At the sight of bloody footprints on the floor, one boy screamed, his hands clamped over his ears, a high-pitched wail that cut through everything. One of his brothers ripped off the patches Laura had just re-attached and jumped off his cot to join the injured brother. One of the emergency nurses hauled him under the shoulders, and he started screaming, too.

Melati rose, disentangling herself from the boys’ arms. “Stop! Stop fighting them!”

Silence.

The two emergency nurses looked at Melati with that familiar who-the-heck-is-that expression. They were men, both taller than her, and white. They were constructs themselves; she saw that in their perfect faces if not the cohort patches on their uniforms. Up until now, they had simply disregarded her, like they would disregard a cleaner shuffling about after end-of-shift.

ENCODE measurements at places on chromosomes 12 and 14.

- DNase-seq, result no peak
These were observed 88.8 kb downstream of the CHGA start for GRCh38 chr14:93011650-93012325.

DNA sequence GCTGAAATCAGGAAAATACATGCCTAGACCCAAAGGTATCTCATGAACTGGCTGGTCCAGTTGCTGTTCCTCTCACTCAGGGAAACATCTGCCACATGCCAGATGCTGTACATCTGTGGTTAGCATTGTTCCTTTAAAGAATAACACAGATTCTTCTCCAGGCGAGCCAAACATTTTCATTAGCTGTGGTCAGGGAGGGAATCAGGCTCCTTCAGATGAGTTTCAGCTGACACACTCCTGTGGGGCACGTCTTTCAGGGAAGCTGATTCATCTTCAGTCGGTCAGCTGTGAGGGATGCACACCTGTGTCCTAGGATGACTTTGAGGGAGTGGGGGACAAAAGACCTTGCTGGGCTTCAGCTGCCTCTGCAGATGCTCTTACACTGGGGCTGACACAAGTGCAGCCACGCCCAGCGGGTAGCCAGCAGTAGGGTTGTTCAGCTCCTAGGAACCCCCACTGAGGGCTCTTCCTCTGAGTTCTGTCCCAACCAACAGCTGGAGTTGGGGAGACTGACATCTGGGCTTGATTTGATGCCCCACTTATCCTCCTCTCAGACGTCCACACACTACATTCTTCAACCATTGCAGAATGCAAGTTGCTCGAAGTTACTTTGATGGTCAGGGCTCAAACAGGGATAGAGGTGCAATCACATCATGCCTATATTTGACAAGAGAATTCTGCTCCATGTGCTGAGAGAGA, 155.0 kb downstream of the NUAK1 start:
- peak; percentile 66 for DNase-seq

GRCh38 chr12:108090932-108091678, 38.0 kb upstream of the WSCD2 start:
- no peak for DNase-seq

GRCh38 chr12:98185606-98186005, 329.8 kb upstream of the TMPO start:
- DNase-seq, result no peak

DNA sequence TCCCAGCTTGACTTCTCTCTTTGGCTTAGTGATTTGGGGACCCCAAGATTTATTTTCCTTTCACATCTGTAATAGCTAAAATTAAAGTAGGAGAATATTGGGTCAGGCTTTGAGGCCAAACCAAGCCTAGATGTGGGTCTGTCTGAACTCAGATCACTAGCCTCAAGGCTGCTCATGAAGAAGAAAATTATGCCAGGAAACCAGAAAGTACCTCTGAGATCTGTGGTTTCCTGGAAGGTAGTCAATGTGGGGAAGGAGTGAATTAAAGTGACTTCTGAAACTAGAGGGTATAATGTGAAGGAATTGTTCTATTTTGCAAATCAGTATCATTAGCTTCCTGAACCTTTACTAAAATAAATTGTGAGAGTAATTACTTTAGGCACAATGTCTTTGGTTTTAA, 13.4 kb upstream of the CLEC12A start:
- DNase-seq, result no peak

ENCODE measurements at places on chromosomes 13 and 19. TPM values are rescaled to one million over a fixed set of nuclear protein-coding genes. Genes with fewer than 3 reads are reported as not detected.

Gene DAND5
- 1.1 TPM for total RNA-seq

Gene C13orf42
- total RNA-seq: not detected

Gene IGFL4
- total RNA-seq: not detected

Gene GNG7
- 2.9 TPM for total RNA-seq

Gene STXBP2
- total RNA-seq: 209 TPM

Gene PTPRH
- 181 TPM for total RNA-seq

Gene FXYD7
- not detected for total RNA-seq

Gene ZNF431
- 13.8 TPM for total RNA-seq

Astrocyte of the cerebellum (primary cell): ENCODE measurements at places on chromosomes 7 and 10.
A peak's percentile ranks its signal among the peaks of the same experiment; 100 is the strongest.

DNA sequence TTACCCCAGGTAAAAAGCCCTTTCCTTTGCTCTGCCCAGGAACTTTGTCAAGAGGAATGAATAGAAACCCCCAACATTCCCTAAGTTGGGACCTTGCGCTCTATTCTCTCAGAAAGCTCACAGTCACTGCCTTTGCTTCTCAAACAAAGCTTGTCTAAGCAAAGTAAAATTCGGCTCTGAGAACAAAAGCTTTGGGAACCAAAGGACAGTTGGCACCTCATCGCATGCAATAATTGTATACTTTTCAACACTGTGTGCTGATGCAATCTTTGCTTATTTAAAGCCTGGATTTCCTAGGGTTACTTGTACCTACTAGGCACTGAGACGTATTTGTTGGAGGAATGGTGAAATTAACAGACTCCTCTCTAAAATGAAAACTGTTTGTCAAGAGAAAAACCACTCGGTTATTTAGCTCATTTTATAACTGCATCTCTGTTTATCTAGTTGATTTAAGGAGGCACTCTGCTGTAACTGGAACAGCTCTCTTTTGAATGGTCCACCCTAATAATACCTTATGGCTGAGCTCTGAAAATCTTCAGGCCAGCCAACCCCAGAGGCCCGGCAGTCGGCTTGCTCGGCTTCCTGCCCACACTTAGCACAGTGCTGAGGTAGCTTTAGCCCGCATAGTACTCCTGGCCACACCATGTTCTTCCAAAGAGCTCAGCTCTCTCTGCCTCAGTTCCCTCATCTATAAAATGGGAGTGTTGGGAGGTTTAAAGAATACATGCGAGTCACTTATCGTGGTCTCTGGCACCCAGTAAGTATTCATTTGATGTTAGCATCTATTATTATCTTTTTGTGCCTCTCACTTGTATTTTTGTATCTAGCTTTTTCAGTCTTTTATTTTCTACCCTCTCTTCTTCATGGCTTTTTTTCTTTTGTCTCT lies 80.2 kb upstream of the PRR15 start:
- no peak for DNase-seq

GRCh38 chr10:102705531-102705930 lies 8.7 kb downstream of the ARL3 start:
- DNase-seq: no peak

She pushed away irritation and continued, “You can’t treat them like this. They’re vulnerable. They’ll remember.”

None of the people in this room would have to deal with the inflicted trauma in her classroom; Melati would. And within four months, she would be expected to turn in a fully-educated and functional cohort for combat training.

Laura drew herself up. “Melati, didn’t your orders include the line that you wouldn’t interfere with medical personnel while you were here?”

“They did, and I’m sorry for my transgression.” If they heard any sarcasm in that, that had to be their imagination. “My first concern is for the boys. Too much noise distresses them. They get scared and confused. Their first impressions after waking are very important for how they will behave later, in my classroom.”

Dr Chee nodded, slowly. “It wasn’t really necessary to restrain them with force.”

Laura said, her face stiff, “It was necessary from where I was standing. I’m responsible for the ward. They were wrecking my equipment.”

She glared back at Melati.

Dr Chee waved at the emergency nurses. “Thank you for your assistance. Everything is under control now.”